‘I was crying myself to sleep at night wondering if I made a mistake’: Cleveland artist changes life, inspires through non-traditional art

Cleveland artist's work on display at National Museum of African American History and Culture

CLEVELAND, OH (WOIO) - Van Taylor Monroe is one of a few that has an artifact in the Smithsonian National Museum of African American History & Culture. It’s something the Cleveland native never expected.

Ever since he was a child, he’s had an affinity for art. His mom, a single mom, noticed her son’s talents.

“There were times we didn’t have furniture in the house, and my mom bought me an art table and said you are going to be an artist one day," said Monroe.

That continued for Monroe through high school. But then Van got a scholarship to play football at Miami of Ohio.

He focused on the sport and a degree in psychology.

Then the unimaginable happened.

“My teammate came to me with an old pair of tennis shoes and said, ‘Van you are an artist you airbrush T-shirts but can you paint these shoes,’” Monroe added. “Because what he wanted was a new pair of tennis shoes, he just couldn’t afford it.”

So he painted them and charged his classmates around $100 per pair.

After college, he lost his desire for art believing he could never be a success at it.

In 2007, while he was working in Cincinnati, he quit a great job to return to his dream of becoming an artist.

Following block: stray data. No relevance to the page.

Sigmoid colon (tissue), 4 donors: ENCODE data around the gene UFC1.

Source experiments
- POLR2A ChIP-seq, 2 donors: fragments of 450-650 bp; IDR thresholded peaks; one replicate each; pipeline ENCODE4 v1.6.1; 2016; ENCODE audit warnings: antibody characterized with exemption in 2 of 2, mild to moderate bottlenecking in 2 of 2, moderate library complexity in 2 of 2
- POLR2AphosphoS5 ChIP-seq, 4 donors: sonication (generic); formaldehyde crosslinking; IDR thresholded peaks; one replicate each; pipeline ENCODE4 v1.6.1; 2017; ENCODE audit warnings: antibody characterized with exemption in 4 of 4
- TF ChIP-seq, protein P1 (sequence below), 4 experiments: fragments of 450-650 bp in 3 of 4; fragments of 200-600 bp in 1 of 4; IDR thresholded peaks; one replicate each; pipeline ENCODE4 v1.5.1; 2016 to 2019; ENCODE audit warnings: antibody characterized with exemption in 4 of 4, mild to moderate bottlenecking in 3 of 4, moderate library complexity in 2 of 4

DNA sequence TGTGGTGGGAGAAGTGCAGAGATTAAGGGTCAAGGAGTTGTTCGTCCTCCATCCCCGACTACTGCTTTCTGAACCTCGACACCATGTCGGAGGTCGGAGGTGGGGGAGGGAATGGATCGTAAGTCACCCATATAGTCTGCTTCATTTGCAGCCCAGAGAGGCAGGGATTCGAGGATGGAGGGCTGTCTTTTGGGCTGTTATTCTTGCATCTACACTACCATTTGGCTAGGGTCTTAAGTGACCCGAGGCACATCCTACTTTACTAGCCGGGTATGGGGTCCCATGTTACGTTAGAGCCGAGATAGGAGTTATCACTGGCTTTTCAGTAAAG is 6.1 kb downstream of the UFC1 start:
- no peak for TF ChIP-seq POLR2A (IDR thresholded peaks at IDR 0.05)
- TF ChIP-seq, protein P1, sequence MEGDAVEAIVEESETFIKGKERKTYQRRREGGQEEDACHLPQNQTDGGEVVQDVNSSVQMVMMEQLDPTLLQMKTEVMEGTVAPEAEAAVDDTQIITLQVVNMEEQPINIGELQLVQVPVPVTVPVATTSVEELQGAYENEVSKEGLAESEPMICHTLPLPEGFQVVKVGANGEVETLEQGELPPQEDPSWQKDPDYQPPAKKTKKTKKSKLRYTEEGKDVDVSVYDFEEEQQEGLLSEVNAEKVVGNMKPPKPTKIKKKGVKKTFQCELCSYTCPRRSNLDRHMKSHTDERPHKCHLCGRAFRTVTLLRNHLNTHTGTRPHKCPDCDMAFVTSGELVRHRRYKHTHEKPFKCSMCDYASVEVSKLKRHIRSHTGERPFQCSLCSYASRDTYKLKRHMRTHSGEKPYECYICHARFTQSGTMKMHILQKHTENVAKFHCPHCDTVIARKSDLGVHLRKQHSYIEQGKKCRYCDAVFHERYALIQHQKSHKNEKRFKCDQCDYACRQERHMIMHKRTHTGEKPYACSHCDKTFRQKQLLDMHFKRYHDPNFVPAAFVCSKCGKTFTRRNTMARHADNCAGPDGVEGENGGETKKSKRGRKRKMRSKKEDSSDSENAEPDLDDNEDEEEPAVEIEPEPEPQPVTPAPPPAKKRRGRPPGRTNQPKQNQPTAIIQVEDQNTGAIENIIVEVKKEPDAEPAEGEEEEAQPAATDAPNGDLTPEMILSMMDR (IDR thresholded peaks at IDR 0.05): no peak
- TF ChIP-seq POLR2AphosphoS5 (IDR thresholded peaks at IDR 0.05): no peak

“I hit adversity right away and I went absolutely broke for the remainder of 2007 to the point where I went to the grocery store with $8 in my pocket that was supposed to last me a week. I was crying myself to sleep at night wondering if I made a mistake.”

Then he came across a video of then-Senator Barack Obama.

When he won the Iowa caucus that was the inspiration he needed.

He figured if the young senator could run for president, he too could do anything.

So he went to his closet and grabbed a pair of Nike tennis shoes.

“I painted it for myself, took a picture of it I put it on Myspace page cause I didn’t have a website,” Monroe said.

From there the shoes went viral.

He called them the Obama sneakers and everyone wanted a pair.

He made shoes for Oscar winner Spike Lee, actor Josh Hutcherson and other Hollywood celebrities who have paid thousands for the shoes.

He made a football for Superbowl champ Tom Brady and a portrait for the first lady of France.

Perhaps, the biggest surprise came from the Smithsonian. They sent him an email.

“They said we are going to make an African American Museum and we want these shoes to be in them," said Monroe.

He was shocked, overwhelmed and humbled all at the same time.

“I’m in the same building as my ancestors who sacrificed everything just so I could have an opportunity,” said Monroe.

He never expected any of this. He made the shoes to inspire himself and instead those shoes had an unexpected following.

He has never met the former president, but Obama does have two pair of custom shoes. The first didn’t fit. He then made a second pair for him.

Beyond all of this, being in The Smithsonian National Museum of African American History is unbelievable.

“It’s on display forever. I’ll be long gone, and they’ll be able to look back and read about this kid who painted a pair of tennis shoes and made a name for himself," said Monroe.

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